Hey guys! I am SO excited to share this article with y’all today because I haven’t done a good job writing about YNAB myself (You Need A Budget) and that’s just crazy cuz this is a budgeting site!! And I love what they’re doing over there! So please welcome my boy Vic from DadIsCheap.com today who shares his story on how it’s completely changed his finances and gotten his family to save and plan better for the future. Hope you his YNAB review helpful!
For years my wife and I tried to budget.
Spreadsheets didn’t work because we couldn’t consistently input our transactions. We tried Mint but found that it was reactive rather than proactive. It showed us what we spent our money on, but it didn’t really change our behavior.
Yet no matter how motivated we were, nothing ever stuck.
It wasn’t until we started using YNAB (You Need a Budget) when everything finally clicked. While other budgeting programs simply give you a tool to budget, YNAB is based on a philosophy and method that shows you – teaches you – how to actually stick to a budget.
It All Starts With The Four Rules of YNAB:
1. Give Every Dollar a Job
At the beginning of every month, you allocate every single dollar for your budget. This includes EVERYTHING, from monthly expenses such as water and electricity to more fun spending such as restaurants and going out. When you give every dollar a job, you can save more, invest more, and better plan for your future. You are prioritizing your money according to what’s important to you – which in our case are retirement, vacations, and funding our daughter’s college.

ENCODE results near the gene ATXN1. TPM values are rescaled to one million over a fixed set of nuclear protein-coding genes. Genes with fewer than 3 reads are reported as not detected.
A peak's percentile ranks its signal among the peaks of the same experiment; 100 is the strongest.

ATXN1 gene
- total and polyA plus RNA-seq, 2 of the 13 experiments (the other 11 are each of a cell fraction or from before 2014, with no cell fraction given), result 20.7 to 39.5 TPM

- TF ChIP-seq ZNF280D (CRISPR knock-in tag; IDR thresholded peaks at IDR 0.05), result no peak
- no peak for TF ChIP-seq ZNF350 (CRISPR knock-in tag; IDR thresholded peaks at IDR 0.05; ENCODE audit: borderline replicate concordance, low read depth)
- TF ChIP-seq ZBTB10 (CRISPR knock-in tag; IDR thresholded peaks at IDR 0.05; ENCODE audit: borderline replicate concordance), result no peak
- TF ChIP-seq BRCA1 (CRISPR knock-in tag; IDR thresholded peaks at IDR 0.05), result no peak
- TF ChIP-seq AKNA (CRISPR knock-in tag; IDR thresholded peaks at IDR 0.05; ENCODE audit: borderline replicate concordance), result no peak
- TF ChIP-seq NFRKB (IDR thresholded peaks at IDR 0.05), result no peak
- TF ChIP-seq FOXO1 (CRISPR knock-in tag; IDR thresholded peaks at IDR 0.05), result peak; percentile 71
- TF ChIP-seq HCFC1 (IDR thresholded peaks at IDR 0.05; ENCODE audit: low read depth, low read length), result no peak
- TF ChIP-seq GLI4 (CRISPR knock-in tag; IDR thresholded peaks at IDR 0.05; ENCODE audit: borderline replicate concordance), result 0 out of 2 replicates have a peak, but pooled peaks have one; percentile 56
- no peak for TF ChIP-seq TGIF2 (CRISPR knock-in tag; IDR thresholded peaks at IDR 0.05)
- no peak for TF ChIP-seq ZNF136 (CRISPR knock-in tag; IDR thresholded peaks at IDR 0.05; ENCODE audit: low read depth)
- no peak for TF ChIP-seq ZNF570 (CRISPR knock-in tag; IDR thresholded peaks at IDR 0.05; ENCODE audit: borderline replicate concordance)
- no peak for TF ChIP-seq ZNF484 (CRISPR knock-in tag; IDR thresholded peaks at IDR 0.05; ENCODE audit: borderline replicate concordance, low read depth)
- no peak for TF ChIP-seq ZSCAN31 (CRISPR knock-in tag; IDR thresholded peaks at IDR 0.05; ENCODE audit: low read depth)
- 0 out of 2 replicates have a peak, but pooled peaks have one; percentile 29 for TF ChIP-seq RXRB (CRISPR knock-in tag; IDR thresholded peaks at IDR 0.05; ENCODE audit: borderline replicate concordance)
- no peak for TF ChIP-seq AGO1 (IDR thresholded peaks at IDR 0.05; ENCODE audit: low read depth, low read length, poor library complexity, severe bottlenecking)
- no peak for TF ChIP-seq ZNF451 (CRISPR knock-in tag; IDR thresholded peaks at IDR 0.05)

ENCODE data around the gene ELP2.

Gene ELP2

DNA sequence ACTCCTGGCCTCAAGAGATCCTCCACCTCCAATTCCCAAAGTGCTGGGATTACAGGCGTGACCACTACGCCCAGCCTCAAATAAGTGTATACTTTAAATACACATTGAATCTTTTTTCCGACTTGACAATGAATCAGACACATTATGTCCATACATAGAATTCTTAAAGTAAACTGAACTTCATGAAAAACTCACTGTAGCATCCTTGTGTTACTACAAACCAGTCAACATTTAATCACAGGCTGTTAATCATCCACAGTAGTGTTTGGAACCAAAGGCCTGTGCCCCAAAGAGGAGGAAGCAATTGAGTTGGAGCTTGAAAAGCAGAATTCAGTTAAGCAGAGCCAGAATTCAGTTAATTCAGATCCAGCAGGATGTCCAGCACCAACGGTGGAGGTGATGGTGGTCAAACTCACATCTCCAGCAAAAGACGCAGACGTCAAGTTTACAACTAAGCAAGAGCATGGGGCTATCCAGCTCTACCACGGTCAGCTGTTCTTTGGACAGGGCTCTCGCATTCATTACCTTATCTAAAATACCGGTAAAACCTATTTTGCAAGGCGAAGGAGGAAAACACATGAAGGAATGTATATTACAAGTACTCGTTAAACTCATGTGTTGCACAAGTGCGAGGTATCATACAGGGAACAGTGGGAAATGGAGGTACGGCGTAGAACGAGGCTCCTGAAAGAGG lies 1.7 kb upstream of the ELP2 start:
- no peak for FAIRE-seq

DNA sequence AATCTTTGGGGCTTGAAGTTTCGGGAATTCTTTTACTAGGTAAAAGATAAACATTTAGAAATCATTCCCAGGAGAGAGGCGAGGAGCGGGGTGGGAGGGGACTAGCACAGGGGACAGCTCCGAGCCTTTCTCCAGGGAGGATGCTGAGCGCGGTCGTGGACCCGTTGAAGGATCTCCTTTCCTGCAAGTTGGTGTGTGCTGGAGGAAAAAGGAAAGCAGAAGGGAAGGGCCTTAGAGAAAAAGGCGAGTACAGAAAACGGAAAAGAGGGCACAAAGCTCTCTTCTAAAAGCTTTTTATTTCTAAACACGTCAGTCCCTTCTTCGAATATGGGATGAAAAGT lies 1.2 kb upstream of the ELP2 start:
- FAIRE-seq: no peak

2. Save for a Rainy Day
How many times have you been “surprised” with big expenses that happen once or twice a year like taxes or car insurance? How about Christmas shopping? What about things like car repairs that you know you’re going to pay for eventually?
YNAB makes this easy by training you to treat these payments as monthly expenses. In March we have a $2,400 tax payment due that we’ve been saving $200 a month for since April. At the end of every month the $200 gets rolled into the next month until it is fully funded next March. This is far less stressful than scrambling to come up with the money whenever the bill arrives in the mail :)
3. Roll with the Punches
Sometimes your budget doesn’t go according to plan. There will be times in which you spend more than you anticipate or an unexpected expense comes up, and that’s ok. Budgets don’t have to be restrictive. With Rule #3, you roll with it.
We just had an unplanned trip to Disneyland recently (our daughter’s first), which cost us an arm and a leg. Rather than let it send our budget into a tailspin, we simply adjust. We’re just going to pull money from other categories to cover or we’ll subtract the spend from next month’s budget to compensate. Done and done. :)
4. Live on Last Month’s Income
With Rule #4, any income you receive in the current month gets applied to next month’s spending. You only budget with money that you already have. This (along with the money saved from Rule #2) creates a buffer within your checking account to help prevent you from getting hit with overdraft fees.
Before, my wife and I always had to double check if we had enough money in our accounts before we paid a bill. By living on last month’s income, we don’t do this anymore. Any bill that comes up gets paid right away. It’s completely liberating.